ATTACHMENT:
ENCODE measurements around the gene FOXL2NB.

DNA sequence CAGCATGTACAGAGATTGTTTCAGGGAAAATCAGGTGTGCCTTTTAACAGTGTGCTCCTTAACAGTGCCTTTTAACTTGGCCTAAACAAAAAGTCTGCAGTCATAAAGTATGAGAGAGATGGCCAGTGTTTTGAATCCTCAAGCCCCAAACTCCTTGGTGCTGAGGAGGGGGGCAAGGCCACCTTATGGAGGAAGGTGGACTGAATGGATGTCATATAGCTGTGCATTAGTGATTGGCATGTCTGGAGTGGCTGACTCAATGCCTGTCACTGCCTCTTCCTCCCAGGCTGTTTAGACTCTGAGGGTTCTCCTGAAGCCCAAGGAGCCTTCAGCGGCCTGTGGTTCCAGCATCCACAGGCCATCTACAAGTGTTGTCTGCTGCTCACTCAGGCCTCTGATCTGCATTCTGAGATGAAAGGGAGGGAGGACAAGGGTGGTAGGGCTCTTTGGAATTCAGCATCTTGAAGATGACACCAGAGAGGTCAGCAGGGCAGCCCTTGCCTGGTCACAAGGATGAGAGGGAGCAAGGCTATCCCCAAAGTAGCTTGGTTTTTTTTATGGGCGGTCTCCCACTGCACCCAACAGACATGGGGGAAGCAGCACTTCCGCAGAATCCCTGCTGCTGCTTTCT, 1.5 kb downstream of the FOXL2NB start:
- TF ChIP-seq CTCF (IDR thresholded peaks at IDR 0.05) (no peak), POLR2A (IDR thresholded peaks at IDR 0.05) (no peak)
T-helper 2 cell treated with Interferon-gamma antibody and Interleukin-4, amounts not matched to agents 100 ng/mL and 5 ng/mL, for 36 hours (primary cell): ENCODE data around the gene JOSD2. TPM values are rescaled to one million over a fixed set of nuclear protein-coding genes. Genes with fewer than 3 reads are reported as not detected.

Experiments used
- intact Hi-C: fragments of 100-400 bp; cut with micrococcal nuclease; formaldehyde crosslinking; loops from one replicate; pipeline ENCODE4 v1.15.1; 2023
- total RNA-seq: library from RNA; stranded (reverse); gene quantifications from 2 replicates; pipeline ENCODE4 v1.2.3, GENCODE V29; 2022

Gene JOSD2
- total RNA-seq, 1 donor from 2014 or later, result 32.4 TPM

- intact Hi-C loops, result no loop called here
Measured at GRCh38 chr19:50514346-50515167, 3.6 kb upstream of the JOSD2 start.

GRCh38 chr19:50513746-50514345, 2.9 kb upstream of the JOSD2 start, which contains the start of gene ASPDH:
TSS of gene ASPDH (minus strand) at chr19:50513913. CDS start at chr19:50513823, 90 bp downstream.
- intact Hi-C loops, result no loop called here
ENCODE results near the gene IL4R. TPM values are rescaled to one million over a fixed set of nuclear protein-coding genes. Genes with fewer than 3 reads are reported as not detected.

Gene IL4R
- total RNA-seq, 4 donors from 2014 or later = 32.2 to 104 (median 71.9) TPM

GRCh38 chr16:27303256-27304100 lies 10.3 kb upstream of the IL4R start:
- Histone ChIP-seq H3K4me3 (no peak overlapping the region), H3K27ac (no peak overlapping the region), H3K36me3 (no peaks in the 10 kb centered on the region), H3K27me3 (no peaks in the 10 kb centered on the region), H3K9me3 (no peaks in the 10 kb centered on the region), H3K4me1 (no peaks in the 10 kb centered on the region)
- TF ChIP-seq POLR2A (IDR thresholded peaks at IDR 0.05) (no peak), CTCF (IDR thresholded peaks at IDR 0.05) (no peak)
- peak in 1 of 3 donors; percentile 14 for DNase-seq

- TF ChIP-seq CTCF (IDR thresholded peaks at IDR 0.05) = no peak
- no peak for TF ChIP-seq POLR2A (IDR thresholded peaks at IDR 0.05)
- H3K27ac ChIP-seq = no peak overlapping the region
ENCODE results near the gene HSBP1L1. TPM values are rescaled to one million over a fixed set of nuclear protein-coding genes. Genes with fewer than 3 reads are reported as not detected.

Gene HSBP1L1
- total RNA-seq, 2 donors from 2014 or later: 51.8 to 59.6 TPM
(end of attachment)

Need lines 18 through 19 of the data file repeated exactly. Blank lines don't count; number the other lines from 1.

GRCh38 chr16:27303256-27304100 lies 10.3 kb upstream of the IL4R start:
- Histone ChIP-seq H3K4me3 (no peak overlapping the region), H3K27ac (no peak overlapping the region), H3K36me3 (no peaks in the 10 kb centered on the region), H3K27me3 (no peaks in the 10 kb centered on the region), H3K9me3 (no peaks in the 10 kb centered on the region), H3K4me1 (no peaks in the 10 kb centered on the region)